Solidarity: We are one human family, called by God to love our neighbor next door and across the world. We are focused on ourselves right now, our own health and our own localities. What about the call of solidarity with those who live in the Amazon, poorer countries in South America, and all those throughout our world who lack the basic health systems and medical care that we so readily enjoy? In this global pandemic, we look at the whole world – nearly eight billion people – who need the help, care, and concern of a community that watches out for them.

Care for God’s Creation: God created our air, land, and seas. Are we taking care of these gifts God has given us? This was brought to mind again last week when we celebrated Earth Day.

These seven principles help us live a full Christian life. We should apply them honestly, completely, and as best as we are able in every situation. These are guidelines, so we often need our own individual efforts and prayers in our own situations to decide what is best. Here are a few things I’ve been reflecting on relating to these principles and the pandemic that has disrupted our lives.

First and foremost, does the human person always come first in our decisions? We’ve seen in the past how war, violence, corporal punishment, and abortion have affected the basic gift of and right to life and dignity. What about now? Are we making sure to maintain the dignity of life in these difficult circumstances?

I think about all the healthcare workers who risk their lives every day on behalf of those suffering from COVID-19. Do we support them, recognize their sacrifice, and lift them up as the heroes they are? I think the same of first responders, grocery workers, and social service workers like those we are blessed to have at Catholic Charities. They take care of some 1,800 people every night in shelters and hundreds more in food programs that are growing exponentially in these difficult times. These are heroic efforts to treat the suffering and the needy with dignity.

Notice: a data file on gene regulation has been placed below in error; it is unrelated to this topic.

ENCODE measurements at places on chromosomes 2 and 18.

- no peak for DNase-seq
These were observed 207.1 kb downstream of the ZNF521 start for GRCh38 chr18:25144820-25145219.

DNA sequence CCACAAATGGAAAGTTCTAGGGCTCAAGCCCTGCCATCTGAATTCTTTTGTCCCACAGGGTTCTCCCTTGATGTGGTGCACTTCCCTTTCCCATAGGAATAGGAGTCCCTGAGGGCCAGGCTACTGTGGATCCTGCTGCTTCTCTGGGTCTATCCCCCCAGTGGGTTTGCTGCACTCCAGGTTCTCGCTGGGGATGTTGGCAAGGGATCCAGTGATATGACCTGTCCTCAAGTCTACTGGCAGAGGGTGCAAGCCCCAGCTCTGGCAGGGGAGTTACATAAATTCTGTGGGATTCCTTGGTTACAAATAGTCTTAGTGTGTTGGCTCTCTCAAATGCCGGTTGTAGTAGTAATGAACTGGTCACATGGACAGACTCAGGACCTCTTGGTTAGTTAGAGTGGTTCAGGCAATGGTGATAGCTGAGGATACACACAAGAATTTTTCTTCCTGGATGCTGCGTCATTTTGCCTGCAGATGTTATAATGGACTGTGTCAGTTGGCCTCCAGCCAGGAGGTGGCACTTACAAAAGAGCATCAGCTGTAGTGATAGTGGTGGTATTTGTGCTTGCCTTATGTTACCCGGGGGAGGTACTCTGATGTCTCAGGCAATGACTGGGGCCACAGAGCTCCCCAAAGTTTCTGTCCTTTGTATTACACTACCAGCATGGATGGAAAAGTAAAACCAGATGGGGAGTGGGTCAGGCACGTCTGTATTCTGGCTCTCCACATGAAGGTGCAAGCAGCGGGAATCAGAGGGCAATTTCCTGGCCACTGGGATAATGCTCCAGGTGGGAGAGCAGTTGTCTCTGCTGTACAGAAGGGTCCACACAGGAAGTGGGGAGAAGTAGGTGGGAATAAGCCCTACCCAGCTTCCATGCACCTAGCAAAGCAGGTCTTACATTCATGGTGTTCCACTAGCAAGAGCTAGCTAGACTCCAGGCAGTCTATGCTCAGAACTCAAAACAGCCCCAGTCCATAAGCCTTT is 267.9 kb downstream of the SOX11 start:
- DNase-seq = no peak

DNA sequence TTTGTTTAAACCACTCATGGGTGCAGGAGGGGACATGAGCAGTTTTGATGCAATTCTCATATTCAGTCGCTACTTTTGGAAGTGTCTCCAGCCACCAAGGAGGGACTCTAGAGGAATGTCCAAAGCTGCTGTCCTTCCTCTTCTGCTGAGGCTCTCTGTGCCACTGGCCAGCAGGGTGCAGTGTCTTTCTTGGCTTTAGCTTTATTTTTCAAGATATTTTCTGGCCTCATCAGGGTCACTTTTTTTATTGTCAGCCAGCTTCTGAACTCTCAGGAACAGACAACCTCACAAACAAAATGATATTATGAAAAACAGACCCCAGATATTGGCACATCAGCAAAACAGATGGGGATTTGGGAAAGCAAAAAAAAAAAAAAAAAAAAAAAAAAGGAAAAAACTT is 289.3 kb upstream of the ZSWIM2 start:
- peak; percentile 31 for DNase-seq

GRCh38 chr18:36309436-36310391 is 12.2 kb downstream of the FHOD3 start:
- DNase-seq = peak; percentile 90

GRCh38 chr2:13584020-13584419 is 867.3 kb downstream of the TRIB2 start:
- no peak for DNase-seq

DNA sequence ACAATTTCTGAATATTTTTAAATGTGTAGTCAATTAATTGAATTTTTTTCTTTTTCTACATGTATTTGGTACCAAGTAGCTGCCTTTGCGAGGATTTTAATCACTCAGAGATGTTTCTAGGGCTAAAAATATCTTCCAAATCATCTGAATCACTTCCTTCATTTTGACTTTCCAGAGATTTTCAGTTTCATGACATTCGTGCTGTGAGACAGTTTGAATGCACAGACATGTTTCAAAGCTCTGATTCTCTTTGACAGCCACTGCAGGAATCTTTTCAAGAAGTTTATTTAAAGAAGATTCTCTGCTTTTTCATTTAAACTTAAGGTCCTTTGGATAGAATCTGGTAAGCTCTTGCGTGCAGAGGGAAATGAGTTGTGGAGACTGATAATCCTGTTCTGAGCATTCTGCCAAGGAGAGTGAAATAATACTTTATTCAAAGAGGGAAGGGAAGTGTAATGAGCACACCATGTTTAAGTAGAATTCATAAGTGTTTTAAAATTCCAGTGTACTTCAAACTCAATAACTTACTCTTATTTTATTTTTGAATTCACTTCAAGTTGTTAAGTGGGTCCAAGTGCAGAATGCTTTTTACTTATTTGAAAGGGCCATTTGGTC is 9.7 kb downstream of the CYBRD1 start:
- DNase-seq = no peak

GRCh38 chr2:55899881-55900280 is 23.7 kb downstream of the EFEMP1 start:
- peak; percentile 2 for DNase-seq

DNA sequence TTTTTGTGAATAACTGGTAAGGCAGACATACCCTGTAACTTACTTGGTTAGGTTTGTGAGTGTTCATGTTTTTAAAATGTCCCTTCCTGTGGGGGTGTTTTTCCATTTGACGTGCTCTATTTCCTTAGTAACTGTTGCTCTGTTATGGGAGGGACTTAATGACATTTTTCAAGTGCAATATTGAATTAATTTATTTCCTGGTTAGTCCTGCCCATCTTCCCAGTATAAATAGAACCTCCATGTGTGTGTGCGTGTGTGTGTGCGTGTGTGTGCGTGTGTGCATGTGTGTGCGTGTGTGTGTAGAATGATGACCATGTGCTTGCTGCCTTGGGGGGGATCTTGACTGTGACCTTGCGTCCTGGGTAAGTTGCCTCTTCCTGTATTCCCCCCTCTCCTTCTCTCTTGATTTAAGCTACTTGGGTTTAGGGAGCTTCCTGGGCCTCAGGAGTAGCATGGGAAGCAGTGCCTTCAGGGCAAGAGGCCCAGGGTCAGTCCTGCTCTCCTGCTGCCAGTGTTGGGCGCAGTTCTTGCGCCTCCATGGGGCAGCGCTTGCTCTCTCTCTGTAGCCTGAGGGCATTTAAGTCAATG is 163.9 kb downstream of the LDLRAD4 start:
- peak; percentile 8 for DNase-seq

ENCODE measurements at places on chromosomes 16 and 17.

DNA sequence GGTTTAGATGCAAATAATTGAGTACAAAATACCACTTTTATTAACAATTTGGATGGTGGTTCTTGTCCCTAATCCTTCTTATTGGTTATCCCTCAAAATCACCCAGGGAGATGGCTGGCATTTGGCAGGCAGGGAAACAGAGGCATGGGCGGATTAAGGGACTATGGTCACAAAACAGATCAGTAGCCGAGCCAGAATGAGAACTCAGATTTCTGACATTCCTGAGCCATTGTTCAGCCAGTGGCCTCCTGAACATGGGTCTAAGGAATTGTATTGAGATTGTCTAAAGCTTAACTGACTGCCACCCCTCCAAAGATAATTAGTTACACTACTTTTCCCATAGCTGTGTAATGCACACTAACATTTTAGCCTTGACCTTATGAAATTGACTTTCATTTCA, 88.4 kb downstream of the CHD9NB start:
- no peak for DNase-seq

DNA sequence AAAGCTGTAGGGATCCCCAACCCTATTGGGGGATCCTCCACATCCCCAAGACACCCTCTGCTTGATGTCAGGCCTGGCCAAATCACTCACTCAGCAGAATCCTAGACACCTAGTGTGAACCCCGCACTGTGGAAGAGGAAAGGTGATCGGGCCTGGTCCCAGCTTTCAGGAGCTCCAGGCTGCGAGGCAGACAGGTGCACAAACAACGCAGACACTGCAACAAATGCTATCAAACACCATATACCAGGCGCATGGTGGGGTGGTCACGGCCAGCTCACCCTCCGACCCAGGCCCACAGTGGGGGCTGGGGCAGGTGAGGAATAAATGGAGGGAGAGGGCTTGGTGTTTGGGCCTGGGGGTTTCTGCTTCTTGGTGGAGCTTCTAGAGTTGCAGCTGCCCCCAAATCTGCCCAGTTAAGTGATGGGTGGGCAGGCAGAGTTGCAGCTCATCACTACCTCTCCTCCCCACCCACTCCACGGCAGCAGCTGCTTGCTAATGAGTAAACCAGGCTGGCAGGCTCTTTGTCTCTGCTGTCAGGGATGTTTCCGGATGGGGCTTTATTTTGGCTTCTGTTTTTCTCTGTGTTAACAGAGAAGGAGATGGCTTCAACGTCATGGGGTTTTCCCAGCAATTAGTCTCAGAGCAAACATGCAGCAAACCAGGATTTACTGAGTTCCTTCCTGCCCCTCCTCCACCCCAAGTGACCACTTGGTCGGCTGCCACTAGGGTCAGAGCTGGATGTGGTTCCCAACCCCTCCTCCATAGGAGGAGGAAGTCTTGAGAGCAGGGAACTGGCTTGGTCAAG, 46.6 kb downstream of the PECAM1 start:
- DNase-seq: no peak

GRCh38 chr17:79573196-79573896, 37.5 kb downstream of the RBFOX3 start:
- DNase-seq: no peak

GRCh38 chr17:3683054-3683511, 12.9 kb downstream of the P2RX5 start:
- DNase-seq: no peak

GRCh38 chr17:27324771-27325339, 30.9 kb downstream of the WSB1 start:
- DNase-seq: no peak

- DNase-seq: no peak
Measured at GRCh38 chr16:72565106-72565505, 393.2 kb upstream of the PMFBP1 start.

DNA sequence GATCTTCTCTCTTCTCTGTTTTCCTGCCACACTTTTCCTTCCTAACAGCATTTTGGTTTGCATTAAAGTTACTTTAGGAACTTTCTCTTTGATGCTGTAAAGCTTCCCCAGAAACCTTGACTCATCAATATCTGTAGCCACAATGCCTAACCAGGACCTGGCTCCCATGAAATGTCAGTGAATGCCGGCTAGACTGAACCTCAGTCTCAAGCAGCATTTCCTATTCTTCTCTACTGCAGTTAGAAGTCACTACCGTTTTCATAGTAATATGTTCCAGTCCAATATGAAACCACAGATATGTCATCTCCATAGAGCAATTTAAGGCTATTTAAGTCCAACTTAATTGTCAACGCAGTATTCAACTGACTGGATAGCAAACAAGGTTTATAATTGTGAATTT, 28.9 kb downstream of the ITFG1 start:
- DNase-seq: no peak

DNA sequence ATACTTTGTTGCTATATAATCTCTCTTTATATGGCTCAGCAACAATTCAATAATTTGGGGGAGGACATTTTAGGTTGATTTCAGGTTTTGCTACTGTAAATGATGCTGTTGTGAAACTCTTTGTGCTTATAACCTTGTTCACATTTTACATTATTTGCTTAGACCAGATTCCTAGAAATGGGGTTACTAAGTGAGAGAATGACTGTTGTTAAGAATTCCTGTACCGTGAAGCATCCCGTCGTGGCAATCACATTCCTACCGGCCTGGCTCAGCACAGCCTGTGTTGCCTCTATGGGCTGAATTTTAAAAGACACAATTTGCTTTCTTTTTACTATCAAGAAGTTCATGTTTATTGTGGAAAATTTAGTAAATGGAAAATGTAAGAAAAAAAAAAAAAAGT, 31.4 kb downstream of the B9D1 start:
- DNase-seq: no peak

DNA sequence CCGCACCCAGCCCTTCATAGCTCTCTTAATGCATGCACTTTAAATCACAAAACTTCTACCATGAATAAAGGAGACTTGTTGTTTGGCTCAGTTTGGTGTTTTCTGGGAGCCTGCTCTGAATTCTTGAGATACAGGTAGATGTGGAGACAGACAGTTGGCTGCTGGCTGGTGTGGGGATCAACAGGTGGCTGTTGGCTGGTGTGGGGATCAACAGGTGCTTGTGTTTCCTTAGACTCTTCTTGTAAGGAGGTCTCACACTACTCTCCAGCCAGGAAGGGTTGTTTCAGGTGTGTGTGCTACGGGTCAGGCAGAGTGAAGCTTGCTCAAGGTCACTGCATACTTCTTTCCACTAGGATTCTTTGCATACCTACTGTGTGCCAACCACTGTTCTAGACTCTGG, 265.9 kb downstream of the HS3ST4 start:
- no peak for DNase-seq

In this time of economic turmoil, what about the preference for the poor? I’m uplifted by the many examples I’ve seen of people saying, “I’ve been blessed, and now it’s time for me to bless those who are most in need.” I’ve seen it in parishioners, friends, and the many supporters of Catholic Charities. I’m so grateful for the gifts that allow us to help more people at this difficult time.

The right to work is particularly challenging, and I wonder how we are going to handle that as a country when unemployment is growing faster than we can keep up with. We are seeing initial steps in some places to reopen parts of the economy, and I’m hopeful that those in position to do so will create jobs and make sure that as many people as possible have a place to work.

The coronavirus pandemic has caused much disruption and pain, but I think it has also caused us to reflect on all we’ve been given by God and how we can respond as people of God and as a community. Let us do so in a way that serves everyone, stretching beyond our families and friends to include all those in need of help.

May we be Good Samaritans in today’s crisis, “moved with compassion at the sight” (Luke 10:33) and make the effort to take care of even those we don’t know. That’s the Gospel. That’s the challenge. That’s the call we all have.

Let us do our best to reflect on these principles of Catholic social teaching and apply them in our own lives to make a difference for those who come our way.

(Msgr. Enzler serves as the president and CEO of Catholic Charities of the Archdiocese of Washington.)